When Attac Iceland was slow to respond—and when it did it would not be ready to agree that there had been any sort of revolution in Iceland—it was pointed out by the international activists that the Icelandic banks had been nationalised, that the government had been forced from power, that the governors of the Central Bank of Iceland had been replaced, that Iceland had shown true grit by the rejection of the Icesave treaty. All of which was true, but Attac Iceland has not interpreted this as a revolution, even if it certainly can be viewed as a very powerful and successful protest movement, one of the most powerful popular responses to the collapse of the neoliberal order, and up until 2011 certainly the most powerful. And quiet it was not, as those activists who have come from Spain, Portugal and France to Iceland to investigate have found out.
Iceland as a model of revolt
Then in December 2010, Tunisia erupted in revolt. Egypt followed, and the world watched in amazement as country after country in the Arab world arose in revolution against the established order of American imperialist rule and the rule of US supported despots. There were certainly some references to the Icelandic revolt in these movements. And in May 2011 Spain erupted, with the M-15 movement and the Indignados movement forming as a powerful protest wave against the neoliberal order. Here the references to the Icelandic movement were numerous and quite visible, with public squares in Palma, Mallorca, renamed after Iceland in honour of the quiet revolution, the Icelandic flag being waved on numerous occasions and Facebook groups organised in honour of the Icelandic movement.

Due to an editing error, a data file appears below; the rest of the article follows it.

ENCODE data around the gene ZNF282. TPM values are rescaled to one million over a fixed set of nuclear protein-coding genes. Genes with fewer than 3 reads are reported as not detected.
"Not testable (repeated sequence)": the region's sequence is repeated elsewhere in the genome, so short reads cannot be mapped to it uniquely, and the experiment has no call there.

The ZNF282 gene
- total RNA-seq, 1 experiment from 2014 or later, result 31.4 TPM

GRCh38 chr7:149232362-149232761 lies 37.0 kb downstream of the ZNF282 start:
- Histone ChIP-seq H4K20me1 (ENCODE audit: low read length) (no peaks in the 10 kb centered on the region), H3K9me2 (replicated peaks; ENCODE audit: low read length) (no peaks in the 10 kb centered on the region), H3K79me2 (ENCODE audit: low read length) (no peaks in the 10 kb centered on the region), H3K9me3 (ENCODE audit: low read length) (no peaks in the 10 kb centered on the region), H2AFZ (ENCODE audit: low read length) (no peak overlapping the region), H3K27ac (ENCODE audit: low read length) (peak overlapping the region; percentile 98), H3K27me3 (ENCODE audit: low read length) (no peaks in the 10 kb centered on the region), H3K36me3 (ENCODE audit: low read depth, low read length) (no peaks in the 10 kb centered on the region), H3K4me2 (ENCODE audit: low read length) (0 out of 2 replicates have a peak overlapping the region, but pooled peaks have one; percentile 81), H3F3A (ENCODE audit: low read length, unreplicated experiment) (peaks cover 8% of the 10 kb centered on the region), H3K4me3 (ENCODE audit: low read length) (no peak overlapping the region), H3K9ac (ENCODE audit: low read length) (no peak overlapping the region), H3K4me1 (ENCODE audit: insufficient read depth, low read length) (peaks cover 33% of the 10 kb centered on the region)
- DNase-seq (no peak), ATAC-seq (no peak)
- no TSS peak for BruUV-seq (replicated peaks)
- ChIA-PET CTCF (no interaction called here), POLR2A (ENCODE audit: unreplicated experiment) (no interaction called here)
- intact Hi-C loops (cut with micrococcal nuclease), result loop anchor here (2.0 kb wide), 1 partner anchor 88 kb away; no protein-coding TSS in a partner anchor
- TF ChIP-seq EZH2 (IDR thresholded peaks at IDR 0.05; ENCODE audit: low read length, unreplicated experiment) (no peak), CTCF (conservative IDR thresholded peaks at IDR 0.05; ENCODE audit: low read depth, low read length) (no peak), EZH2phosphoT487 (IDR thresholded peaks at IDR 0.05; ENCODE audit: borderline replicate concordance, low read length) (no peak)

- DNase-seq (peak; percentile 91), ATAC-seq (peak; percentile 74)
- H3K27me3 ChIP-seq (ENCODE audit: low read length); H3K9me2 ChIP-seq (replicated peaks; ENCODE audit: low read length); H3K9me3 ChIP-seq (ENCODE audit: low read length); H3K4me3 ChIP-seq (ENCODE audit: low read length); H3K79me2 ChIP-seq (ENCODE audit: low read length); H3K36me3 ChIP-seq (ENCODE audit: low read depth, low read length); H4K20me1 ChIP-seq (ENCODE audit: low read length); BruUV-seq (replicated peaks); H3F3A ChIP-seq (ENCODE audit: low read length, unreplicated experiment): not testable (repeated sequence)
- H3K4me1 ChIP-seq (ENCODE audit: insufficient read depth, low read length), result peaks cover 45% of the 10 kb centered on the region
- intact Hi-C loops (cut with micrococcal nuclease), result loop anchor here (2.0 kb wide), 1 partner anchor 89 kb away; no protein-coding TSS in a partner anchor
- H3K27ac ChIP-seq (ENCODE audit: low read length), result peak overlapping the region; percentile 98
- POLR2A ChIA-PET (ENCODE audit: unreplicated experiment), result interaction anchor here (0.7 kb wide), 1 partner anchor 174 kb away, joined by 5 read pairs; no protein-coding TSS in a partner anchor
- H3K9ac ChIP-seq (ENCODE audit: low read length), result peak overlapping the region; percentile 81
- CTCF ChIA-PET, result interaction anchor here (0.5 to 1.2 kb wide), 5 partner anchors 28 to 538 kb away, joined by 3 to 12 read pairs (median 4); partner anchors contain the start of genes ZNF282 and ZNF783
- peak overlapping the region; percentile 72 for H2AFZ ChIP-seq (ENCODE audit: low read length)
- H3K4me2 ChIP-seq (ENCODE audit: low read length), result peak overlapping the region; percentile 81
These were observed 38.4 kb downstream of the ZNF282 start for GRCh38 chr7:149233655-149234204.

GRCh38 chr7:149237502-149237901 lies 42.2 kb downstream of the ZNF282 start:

This was certainly a rather dramatic turnaround in the position of Iceland in relation to the neoliberal world order. Suddenly Iceland had turned from a model of the quiet, obedient neoliberal outpost, to become a model of protest movements around the world against this same neoliberalism.
The revolution that nobody wants to talk about
Then in the summer of 2011 the indignados started coming to Iceland themselves, organising TV-crews in order to document the Icelandic revolution. And, indeed, they did not find a quiet revolution: In the words of Portuguese document film maker Miguel Marques, who was here in August and extensively documented the activities of the Icelandic movement, the Icelandic revolution was anything but quiet. Another crew came from Spain and interviewed the Icelandic activists, and in October there will be a Venezuelan crew documenting Icelandic activism for the big South American TV network teleSUR.
So, for the Icelandic activists and anti-neoliberalist, the situation is a bit awkward. When finally Iceland produces something worthy of admiration of the international activist community, the activist groups in Iceland have been reluctant to admit to it being what the foreigners perceive it to be. Why is this? Why is the powerful protest movement in Iceland not lauded or presented in a positive light by the Icelandic activists? This is mostly because of the political situation in Iceland.
On one hand, the media, mostly right wing, the academics, mostly right wing or centre left neoliberals, and others of the talking and writing classes have very limited interest in promoting the Icelandic saucepan revolution. On the other hand many in the protest movement now support a neoliberal “left” government in the vain hope that it will eventually, in the distant future, maybe deliver on something of value, and this supports hinders any positive evaluation of the protest movement after the ascend of the “left” government. The radical parts of the protest movement do not have a positive evaluation of the results of the movement, exactly because the results of the parliamentary elections in April 2009 were that the neoliberal dominance in politics continued. So nobody seems interested in taking credit for the very real and positive results of the Icelandic protest movement 2008–2011.